Will he suffer the same fate as post-haircut Metallica and never write a decent album again? I say the answer is clearly yes.

  • Butts Wagner||

    If we get a 3 hr long documentary about Nick hiring a life coach who doesn't actually do anything, I'm in.

  • ||

    Seems that Justice Kennedy expressed some skepticism regarding the individual mandate and "[creating] commerce in order to regulate it." Since he's considered the "key vote" here, I'm hoping this is a good sign. Any of you court watchers have an opinion on this?

  • fish||

    Seems that Justice Kennedy expressed some skepticism....

    When the PelosiCare drum circle outside of the Supreme Court are weeping like war widows I will feel some relief!

    Until then nothing!

  • ||

    When the PelosiCare drum circle outside of the Supreme Court are weeping like war widows I will feel some relief!

    Relief, my friend, is a far-off thing; right now I'm just looking for a glimmer of hope.

    As for Pelosi and her coven, I like to imagine their reaction, should they lose this one, will be more akin to the wailing of banshees.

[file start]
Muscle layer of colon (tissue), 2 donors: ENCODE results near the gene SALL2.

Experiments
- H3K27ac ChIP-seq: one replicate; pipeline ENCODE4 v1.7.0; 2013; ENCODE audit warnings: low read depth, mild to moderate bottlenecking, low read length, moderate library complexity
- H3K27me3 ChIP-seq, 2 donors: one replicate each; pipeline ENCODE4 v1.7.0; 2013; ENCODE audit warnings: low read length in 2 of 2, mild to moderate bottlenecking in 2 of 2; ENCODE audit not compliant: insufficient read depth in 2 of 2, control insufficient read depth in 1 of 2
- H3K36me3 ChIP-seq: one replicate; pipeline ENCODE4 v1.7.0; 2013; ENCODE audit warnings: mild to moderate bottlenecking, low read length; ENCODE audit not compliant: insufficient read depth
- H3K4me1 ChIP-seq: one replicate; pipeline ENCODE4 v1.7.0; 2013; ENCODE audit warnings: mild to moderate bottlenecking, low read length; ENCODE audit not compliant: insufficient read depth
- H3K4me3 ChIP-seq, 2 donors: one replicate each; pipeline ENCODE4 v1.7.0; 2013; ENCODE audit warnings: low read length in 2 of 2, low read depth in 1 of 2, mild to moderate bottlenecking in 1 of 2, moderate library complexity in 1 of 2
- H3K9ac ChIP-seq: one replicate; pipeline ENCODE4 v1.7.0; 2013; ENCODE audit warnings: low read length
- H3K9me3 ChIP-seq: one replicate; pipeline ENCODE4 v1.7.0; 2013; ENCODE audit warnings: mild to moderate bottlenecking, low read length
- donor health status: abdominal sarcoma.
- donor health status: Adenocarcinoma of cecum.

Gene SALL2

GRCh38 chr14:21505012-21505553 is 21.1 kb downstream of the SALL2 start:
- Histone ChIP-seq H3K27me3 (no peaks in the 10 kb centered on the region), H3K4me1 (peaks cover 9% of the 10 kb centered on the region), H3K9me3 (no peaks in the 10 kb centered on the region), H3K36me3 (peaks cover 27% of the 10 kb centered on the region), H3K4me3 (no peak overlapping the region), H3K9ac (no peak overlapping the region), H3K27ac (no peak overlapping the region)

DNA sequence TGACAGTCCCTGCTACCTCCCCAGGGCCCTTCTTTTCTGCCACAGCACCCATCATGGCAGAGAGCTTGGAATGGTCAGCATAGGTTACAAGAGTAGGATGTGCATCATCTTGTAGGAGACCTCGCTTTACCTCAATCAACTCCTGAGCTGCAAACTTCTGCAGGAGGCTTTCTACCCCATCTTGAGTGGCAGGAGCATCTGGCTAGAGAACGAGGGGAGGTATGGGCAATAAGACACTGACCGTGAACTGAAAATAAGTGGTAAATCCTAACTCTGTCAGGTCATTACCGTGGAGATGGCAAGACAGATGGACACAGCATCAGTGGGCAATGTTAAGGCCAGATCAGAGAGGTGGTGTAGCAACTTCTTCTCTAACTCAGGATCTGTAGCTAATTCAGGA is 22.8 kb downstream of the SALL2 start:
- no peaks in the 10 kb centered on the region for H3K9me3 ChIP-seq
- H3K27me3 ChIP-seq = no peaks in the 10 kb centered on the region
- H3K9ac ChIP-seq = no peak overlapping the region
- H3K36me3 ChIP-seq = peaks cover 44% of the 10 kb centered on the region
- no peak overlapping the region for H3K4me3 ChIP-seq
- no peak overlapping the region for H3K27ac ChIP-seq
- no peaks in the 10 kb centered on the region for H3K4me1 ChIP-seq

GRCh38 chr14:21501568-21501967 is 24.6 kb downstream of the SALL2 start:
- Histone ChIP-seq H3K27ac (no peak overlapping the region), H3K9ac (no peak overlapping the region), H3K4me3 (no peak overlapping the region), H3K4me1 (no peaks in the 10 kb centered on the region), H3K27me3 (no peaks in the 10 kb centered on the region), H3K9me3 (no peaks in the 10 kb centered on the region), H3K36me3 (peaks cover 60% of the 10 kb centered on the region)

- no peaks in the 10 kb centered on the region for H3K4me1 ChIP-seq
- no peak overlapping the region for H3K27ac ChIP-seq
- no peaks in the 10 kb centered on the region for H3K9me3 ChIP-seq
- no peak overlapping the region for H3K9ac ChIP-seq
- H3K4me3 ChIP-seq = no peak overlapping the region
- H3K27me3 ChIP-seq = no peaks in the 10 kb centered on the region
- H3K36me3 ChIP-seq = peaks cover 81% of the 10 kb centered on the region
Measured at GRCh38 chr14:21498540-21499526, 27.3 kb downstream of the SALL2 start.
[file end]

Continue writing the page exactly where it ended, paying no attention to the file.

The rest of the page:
• Salty Ham Tears||

    May the streets become flowing rivers of salty ham tears, as this will fill my heart with joy!

  • fish||

    OT: Under government supervision airline security never better!

    http://newyork.cbslocal.com/20.....s-per-day/

  • ||

    What about the bare fact that federal law actually *bans* inter-state sales {so...'commerce'} of health insurance?

    Can some wicked smaaht lawyer explain why this hasn't been raised at all?

    In other words - if the mandate stems from the enumerated power to regulate interstate commerce, but by law, there is not interstate commerce.... how is it that the commerce, which is not interstate by law, can be regulated as interstate commerce by law?